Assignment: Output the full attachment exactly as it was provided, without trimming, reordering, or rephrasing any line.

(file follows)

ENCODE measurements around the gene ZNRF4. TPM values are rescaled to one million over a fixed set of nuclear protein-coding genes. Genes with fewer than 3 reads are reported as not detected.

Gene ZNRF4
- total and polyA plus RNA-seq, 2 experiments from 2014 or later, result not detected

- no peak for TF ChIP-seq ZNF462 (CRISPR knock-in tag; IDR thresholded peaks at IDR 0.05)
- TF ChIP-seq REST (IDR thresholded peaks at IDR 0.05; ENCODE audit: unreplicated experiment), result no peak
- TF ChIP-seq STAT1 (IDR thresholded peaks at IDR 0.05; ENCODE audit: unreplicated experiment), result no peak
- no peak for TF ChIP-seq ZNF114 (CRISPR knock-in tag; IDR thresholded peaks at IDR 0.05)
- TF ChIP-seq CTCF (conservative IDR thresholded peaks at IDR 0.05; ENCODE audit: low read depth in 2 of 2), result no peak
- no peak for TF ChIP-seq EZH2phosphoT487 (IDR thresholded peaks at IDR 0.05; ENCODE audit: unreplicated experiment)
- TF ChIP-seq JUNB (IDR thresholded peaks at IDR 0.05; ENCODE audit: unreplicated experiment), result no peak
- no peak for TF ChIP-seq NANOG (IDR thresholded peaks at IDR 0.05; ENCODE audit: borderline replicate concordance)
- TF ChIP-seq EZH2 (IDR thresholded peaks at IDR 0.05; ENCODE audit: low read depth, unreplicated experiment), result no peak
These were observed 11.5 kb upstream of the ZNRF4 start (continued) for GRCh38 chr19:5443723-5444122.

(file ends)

ENCODE measurements around the gene ZNRF4. TPM values are rescaled to one million over a fixed set of nuclear protein-coding genes. Genes with fewer than 3 reads are reported as not detected.

Gene ZNRF4
- total and polyA plus RNA-seq, 2 experiments from 2014 or later, result not detected

- no peak for TF ChIP-seq ZNF462 (CRISPR knock-in tag; IDR thresholded peaks at IDR 0.05)
- TF ChIP-seq REST (IDR thresholded peaks at IDR 0.05; ENCODE audit: unreplicated experiment), result no peak
- TF ChIP-seq STAT1 (IDR thresholded peaks at IDR 0.05; ENCODE audit: unreplicated experiment), result no peak
- no peak for TF ChIP-seq ZNF114 (CRISPR knock-in tag; IDR thresholded peaks at IDR 0.05)
- TF ChIP-seq CTCF (conservative IDR thresholded peaks at IDR 0.05; ENCODE audit: low read depth in 2 of 2), result no peak
- no peak for TF ChIP-seq EZH2phosphoT487 (IDR thresholded peaks at IDR 0.05; ENCODE audit: unreplicated experiment)
- TF ChIP-seq JUNB (IDR thresholded peaks at IDR 0.05; ENCODE audit: unreplicated experiment), result no peak
- no peak for TF ChIP-seq NANOG (IDR thresholded peaks at IDR 0.05; ENCODE audit: borderline replicate concordance)
- TF ChIP-seq EZH2 (IDR thresholded peaks at IDR 0.05; ENCODE audit: low read depth, unreplicated experiment), result no peak
These were observed 11.5 kb upstream of the ZNRF4 start (continued) for GRCh38 chr19:5443723-5444122.